Africa 'unanimously' backs Sheikh Salman for FIFA presidency

Kigali: The Confederation of African Football (CAF) said Friday it was backing Sheikh Salman bin Ebrahim al-Khalifa of Bahrain as its candidate to succeed Sepp Blatter as president of world body FIFA.

"The executive committee decided that CAF will give full support to Sheikh Salman with his candidacy for FIFA presidency," CAF first vice-president Suketu Patel told reporters following an executive committee meeting.

CAF second vice-president Almamy Kabele Camara said the decision to support the 50-year-old Asian Football Confederation (AFC) president had been reached "unanimously" at the meeting during the African Nations Championship tournament in Kigali.

CAF has 54 votes in the FIFA election, the most of any of the world's regional governing bodies, and four of the five contenders came to the Rwandan capital seeking to win the support of the African continent. CAF's decision to back Sheikh Salman came despite having a candidate from the continent in South African businessman Tokyo Sexwale, a former anti-apartheid prisoner alongside Nelson Mandela.

The other challengers in the vote for football's top job on February 26 are UEFA's number two Gianni Infantino of Switzerland, Frenchman Jerome Champagne, a former assistant secretary-general of FIFA, and Prince Ali bin al-Hussein of Jordan. Speaking before CAF's decision, Sexwale insisted that he would not quit the FIFA race despite being widely criticised on the continent for his campaign. However, he has raised the possibility of some candidates joining forces.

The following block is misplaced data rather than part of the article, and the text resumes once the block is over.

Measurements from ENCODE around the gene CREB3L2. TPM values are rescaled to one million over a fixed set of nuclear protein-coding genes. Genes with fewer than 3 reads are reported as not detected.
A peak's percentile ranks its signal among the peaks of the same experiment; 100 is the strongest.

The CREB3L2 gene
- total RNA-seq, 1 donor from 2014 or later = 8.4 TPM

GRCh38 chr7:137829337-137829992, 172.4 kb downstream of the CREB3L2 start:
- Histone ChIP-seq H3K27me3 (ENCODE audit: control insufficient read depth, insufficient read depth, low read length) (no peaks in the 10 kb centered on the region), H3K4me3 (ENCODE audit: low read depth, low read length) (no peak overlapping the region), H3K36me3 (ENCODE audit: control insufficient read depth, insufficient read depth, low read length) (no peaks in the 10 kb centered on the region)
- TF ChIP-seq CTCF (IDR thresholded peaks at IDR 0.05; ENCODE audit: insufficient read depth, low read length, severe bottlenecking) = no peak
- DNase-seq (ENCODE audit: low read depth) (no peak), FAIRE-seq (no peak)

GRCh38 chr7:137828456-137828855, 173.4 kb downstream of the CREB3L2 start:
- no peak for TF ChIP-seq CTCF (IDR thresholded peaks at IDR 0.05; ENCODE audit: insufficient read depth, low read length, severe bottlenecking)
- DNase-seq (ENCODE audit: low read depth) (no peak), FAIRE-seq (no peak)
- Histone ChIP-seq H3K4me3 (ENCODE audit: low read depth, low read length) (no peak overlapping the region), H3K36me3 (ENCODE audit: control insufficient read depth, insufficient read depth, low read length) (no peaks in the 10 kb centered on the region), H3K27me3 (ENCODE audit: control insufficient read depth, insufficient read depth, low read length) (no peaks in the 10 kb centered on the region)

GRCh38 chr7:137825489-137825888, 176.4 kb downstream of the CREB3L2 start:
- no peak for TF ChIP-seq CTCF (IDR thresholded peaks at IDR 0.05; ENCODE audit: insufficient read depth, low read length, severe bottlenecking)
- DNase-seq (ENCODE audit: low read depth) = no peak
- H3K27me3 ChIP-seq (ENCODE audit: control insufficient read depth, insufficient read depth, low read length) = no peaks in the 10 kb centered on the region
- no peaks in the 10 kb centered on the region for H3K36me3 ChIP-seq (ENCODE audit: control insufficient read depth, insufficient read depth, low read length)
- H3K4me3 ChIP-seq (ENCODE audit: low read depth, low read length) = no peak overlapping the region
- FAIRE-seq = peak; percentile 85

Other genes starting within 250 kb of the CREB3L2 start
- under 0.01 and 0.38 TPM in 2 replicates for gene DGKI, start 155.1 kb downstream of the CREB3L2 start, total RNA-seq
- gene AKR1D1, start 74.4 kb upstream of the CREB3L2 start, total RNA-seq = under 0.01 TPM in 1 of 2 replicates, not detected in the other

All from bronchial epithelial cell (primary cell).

Prince Ali, the only candidate not in Kigali, recently denounced a possible attempt to breach the election rules and called for an investigation after CAF signed a January 15 agreement with the AFC to organise tournaments and programmes for technical development. Sheikh Salman and Infantino are seen as the frontrunners and the Bahraini hinted that a deal between the two could be possible ahead of the vote.

In Sheikh Salman's election manifesto, he has argued for more than 32 national sides to play at each World Cup. He has also reiterated his support for Qatar's controversial hosting of the tournament in 2022.

During his campaign the sheikh has been criticised by human rights groups who accuse him of involvement in the oppression of pro-democratic demonstrations in 2011 in Bahrain and the use of torture, claims which he denies.

All 209 FIFA member associations will vote at a special congress in Zurich for a successor for Blatter, who stepped down and was subsequently banned from FIFA, following corruption allegations which have engulfed football's governing body. The world football body is reeling from US corruption charges against 39 football officials, marketing executives and two companies.

Swiss investigators are looking into the attribution of the 2018 and 2022 World Cups to Russia and Qatar respectively. Blatter is separately under formal investigation in Switzerland for criminal mismanagement over a 'disloyal' $2 million payment made to UEFA president Michel Platini. Blatter and Platini were banned from all football activity for eight years by FIFA's ethics tribunal in December. 

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